Photo by Kelly Sullivan/Peninsula Clarion Paul Lujan and Sean Michael watch an Oilers game on June 25, 2015 in Kenai, Alaska. Lujan and Michael, both attended West Texas A&M University, are relief pitchers for the Peninsula Oilers looking for a pro opportunity.

Photo by Kelly Sullivan/Peninsula Clarion Paul Lujan and Sean Michael watch an Oilers game on June 25, 2015 in Kenai, Alaska. Lujan and Michael, both attended West Texas A&M University, are relief pitchers for the Peninsula Oilers looking for a pro opportunity.

Oilers teammates faced with similar crossroads

As a 21-year-old pitcher in the Alaska Baseball League, Paul Lujan is statistically having a career year. The 5-foot-11 right-hander is averaging a 0.84 ERA this summer with 12 strikeouts, and has cleaned up for the Peninsula Oilers with five saves to his name, second-most in the ABL.

And yet, Lujan cringes when he looks at his stats.

“I’m not happy with those numbers,” Lujan said while sitting in the hot aluminum bleachers on a recent sunny day at Coral Seymour Memorial ballpark.

“That’s one earned run under my belt,” he continued. “It says I failed one time, and that’s unacceptable because if I have my teammates working for me for eight or nine innings, and I come in and blow the game, I’d be insulted as a player.”

Of course, it’s easy to understand Lujan would be upset with anything less than perfection when he’s playing for his baseball career.

Sean Michel, 24, a teammate of Lujan’s this summer with the Oilers and during the school year at West Texas A&M, is also facing a crossroads in his playing career.

As the second-oldest player on the roster, Michel is well aware that the time to shine is now or never.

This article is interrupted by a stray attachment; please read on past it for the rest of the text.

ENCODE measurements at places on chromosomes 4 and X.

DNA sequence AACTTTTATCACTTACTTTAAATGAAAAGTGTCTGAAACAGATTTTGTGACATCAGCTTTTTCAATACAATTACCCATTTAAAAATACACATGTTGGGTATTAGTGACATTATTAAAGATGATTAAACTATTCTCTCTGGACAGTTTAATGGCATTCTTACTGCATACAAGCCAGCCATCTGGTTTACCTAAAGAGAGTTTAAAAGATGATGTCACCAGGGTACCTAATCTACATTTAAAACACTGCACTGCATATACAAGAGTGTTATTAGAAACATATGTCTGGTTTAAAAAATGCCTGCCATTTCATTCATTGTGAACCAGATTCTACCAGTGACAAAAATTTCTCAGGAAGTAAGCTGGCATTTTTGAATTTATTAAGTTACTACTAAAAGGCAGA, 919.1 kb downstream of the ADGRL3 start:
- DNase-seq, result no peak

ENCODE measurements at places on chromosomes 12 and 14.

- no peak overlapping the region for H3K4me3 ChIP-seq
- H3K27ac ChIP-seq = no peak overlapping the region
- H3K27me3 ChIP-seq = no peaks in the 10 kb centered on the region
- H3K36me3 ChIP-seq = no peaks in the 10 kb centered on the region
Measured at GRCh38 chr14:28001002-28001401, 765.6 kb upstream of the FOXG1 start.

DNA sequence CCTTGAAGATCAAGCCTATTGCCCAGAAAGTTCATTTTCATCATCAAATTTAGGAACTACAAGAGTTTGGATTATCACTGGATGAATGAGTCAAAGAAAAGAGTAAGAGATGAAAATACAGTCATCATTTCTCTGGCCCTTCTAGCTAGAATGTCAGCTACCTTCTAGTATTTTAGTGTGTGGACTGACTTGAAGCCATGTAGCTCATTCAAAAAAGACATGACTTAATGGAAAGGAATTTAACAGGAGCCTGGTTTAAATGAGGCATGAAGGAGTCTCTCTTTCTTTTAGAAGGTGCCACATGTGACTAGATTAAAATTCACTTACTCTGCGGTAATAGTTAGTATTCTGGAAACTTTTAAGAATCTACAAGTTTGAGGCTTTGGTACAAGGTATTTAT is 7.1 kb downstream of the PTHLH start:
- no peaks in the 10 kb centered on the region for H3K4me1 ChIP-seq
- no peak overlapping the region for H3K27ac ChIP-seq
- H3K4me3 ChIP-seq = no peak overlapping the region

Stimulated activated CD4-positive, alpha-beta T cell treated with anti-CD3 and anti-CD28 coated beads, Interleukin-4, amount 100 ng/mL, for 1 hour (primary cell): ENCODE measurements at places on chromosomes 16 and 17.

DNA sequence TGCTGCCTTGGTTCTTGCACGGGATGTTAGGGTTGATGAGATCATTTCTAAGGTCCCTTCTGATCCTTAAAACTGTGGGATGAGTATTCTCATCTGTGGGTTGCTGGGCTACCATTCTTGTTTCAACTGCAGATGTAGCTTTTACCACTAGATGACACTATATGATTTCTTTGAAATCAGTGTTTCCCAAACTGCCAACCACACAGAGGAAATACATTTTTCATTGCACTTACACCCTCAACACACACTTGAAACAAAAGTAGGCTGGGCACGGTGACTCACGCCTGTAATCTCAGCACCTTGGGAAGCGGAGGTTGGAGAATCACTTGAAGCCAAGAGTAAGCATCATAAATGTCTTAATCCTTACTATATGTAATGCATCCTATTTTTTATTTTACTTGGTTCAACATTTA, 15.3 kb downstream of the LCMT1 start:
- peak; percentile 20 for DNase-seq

“It’s nerve-wracking,” Michel said while sitting in the Oilers clubhouse. “I love playing baseball, so the thought of it ending is terrifying.

“I have to push myself even harder to show that they can’t score off me.”

Heading into Saturday action, Michel sported a 2.70 ERA with nine strikeouts and a single save on his record this summer with the Oilers, although he’s also given up four runs on 12 hits in 13 1-3 innings.

When asked if he feels he is pitching well enough to be seen by scouts, Michel’s answer came swiftly.

“No,” he said. “I’ve had two innings that were bad.”

To be seen, you must be perfect.

Lujan of Thornton, Colorado, and Michel of Yorba Linda, California, are looking for a team — any team — to pick them up when the summer is over. Neither were picked up in the Major League amateur draft this summer, meaning a shot in an independent league or something similar may be the best option.

Both just wrapped up degrees at West Texas A&M, and as teammates, both enjoyed a successful two years that was capped with the Buffs finishing 36-20 in 2015 and qualifying for the school’s second-ever NCAA South Central regional tournament.

On an individual level, Lujan broke the West Texas A&M school record with 11 saves in a single season, as well as the career record with 20 saves over two seasons.

“My job is to close games,” Lujan said. “Failure’s gonna happen, it’s a part of the game.

“But when I leave my teammates down, that’s what kills me. I feel like I lose the ability to perceive myself as the greatest.”

For Lujan, the ability to close out a game started young, learning from his older brother Christian. Parents Stephanie Trujillo and Paul A. Lujan put young Paul in Perl Mack Little League, and his playing days extended into high school at Northglenn. Competing on the junior varsity squad his first year, Paul looked forward to his sophomore year when he would join Christian on varsity.

Unfortunately, the two brothers never got the opportunity to play together, as a fall from a rope in the school wrestling room landed Paul with a broken back, keeping him out for the year.

But he returned stronger, leading Northglenn in nearly every statistical category by his senior year, when he capped off the season with league MVP honors.

In the regional tournament against Pomona High, Lujan impressed scouts by striking out all six batters he faced in a cleanup role, including Dustin Conley, who was being recruited by Otero Junior College coaches. When Otero’s head coach Chris Carrillo saw Lujan strike out the kid he was hoping to recruit, he offered him a full-ride scholarship.